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IN ancient annals we find this tradition about the Sibylline Books. An old woman, a perfect stranger, came to king Tarquin the Proud, bringing nine books; she declared that they were oracles of the gods and that she wished to sell them. Tarquin inquired the price; the woman demanded an [p. 91] immense and exorbitant sum: the king laughed her to scorn, believing her to be in her dotage. Then she placed a lighted brazier before him, burned three of the books to ashes, and asked whether he would buy the remaining six at the same price. But at this Tarquin laughed all the more and said that there was now no doubt that the old woman was crazy. Upon that the woman at once burned up three more books and again calmly made the same request, that he would buy the remaining three at the original figure. Tarquin now became serious and more thoughtful, and realising that such persistence and confidence were not to be treated lightly, he bought the three books that were left at as high a price as had been asked for all nine. Now it is a fact that after then leaving Tarquin, that woman was never seen again anywhere. The three books were deposited in a shrine 1 and called “Sibylline” ; 2 to them the Fifteen 3 resort whenever tile immortal gods are to be consulted as to the welfare of the State.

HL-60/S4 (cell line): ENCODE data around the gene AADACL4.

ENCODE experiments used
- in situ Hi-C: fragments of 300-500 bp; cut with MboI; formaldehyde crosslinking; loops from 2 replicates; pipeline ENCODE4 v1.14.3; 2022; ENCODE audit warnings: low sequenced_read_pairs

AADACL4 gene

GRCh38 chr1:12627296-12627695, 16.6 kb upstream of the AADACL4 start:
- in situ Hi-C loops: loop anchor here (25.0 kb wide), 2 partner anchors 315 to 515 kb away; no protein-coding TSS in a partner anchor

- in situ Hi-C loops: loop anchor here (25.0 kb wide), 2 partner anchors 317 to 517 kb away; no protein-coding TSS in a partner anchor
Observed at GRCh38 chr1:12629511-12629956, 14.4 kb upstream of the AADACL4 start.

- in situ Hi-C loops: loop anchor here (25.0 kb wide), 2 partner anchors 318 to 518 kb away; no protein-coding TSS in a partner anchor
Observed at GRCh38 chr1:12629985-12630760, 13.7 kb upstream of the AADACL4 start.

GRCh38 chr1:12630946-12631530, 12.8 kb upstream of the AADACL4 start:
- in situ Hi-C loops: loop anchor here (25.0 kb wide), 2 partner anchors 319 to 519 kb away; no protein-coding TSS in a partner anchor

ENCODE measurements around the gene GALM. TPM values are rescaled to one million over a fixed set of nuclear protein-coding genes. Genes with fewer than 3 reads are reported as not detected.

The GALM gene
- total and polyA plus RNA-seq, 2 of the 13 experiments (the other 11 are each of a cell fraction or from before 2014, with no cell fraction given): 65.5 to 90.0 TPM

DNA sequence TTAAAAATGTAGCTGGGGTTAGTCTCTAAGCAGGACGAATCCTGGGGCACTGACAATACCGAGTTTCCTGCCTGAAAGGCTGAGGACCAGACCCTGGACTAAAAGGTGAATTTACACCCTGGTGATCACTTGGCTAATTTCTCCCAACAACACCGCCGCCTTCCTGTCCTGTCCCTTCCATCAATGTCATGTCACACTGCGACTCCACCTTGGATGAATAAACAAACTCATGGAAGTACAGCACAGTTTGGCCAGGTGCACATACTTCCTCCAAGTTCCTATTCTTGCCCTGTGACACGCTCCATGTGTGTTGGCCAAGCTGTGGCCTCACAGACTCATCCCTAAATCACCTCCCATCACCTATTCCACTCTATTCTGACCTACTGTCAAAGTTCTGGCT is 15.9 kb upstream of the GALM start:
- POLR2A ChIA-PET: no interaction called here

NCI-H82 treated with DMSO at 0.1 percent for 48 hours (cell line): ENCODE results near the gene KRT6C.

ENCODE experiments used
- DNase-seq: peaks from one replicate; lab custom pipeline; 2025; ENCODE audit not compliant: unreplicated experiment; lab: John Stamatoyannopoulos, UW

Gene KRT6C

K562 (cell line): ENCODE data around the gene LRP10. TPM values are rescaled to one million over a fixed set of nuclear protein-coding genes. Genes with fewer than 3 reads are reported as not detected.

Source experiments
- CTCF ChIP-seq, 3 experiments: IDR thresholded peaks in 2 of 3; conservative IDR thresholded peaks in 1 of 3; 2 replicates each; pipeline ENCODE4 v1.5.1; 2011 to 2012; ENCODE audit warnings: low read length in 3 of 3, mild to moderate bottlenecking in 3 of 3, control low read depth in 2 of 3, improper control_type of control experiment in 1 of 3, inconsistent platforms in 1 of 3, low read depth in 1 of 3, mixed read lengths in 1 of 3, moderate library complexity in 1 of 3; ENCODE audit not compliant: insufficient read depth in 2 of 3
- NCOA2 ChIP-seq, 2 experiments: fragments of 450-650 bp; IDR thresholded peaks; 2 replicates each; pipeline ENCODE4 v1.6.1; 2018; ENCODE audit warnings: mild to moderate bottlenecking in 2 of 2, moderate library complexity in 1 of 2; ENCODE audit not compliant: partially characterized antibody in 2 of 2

1 In the temple of Jupiter on the Capitol. Augustus transferred them to the temple of Apollo on the Palatine; see Suet. Aug. xxxi. 1.
2 Because the old woman was regarded as a Sibyl. Although the books came to Tarquin by way of Cumae, the origin of the Sibylline books was probably Asia Minor. There were several Sibyls (Varro enumerates ten), of whom the Erythraean, from whom the books apparently came, was the most important; see Marquardt, Stautsverew. 1112. 350 ff.
3 See note 4, page 61.
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